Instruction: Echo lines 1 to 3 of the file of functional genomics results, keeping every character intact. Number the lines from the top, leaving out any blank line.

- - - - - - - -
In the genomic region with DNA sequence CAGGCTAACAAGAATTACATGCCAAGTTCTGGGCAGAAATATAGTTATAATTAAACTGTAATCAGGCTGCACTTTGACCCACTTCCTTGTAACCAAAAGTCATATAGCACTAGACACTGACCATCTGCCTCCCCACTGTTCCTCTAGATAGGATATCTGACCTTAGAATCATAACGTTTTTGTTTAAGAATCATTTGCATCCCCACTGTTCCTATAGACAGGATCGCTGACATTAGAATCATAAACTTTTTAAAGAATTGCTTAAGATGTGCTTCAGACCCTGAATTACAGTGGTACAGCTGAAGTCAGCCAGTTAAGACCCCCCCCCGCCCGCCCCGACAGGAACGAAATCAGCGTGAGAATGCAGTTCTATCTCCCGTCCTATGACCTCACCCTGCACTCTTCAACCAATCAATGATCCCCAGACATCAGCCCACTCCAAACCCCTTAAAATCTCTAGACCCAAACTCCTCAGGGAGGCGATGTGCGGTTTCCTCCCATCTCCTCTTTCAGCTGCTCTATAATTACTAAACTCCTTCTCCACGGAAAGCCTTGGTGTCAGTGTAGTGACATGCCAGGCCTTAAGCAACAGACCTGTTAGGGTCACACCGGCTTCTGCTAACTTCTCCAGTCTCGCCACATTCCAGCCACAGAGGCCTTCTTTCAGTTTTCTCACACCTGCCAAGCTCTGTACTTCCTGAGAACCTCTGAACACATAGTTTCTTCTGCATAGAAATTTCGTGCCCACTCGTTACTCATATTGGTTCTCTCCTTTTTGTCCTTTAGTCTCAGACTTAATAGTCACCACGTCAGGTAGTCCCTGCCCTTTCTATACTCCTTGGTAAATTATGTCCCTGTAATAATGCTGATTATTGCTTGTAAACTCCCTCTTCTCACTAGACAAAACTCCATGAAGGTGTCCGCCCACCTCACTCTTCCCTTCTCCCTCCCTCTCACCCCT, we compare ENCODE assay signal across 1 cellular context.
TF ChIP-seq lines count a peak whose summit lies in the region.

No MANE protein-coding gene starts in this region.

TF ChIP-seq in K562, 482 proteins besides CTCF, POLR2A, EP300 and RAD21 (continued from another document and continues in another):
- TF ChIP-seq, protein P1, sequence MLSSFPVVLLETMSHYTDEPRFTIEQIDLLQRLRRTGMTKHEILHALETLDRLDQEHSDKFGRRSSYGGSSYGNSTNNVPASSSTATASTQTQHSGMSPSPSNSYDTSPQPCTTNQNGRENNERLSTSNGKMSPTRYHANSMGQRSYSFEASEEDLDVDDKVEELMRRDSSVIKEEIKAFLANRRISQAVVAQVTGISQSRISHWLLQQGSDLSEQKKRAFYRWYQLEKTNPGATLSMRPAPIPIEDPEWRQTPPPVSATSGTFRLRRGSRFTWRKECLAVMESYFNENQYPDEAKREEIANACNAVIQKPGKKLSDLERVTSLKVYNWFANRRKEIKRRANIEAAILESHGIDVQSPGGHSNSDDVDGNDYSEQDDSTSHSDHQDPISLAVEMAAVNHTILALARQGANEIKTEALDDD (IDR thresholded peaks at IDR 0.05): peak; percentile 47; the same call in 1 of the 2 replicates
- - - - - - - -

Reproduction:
In the genomic region with DNA sequence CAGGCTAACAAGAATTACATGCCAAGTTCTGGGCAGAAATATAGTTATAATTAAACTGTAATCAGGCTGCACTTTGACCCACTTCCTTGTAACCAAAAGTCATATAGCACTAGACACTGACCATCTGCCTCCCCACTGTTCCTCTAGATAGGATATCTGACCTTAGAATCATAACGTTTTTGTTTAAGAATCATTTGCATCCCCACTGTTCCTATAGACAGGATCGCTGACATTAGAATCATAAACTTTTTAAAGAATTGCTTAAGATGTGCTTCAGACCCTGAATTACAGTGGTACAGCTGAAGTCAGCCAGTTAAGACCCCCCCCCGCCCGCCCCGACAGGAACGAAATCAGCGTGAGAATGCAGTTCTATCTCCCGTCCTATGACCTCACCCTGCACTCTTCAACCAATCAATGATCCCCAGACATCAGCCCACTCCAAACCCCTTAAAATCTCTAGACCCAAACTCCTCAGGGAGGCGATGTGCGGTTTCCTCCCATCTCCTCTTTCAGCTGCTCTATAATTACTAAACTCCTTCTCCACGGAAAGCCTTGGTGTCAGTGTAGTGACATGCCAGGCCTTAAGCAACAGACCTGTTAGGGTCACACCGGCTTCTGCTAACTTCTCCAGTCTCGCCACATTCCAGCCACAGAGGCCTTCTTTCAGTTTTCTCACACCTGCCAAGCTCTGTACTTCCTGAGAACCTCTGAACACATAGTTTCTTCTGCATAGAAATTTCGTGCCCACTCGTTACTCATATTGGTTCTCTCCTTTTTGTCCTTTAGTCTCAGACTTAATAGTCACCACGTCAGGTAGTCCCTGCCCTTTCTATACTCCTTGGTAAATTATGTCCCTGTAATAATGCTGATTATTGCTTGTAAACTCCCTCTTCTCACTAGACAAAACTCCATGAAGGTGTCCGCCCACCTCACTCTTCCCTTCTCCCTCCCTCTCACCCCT, we compare ENCODE assay signal across 1 cellular context.
TF ChIP-seq lines count a peak whose summit lies in the region.

No MANE protein-coding gene starts in this region.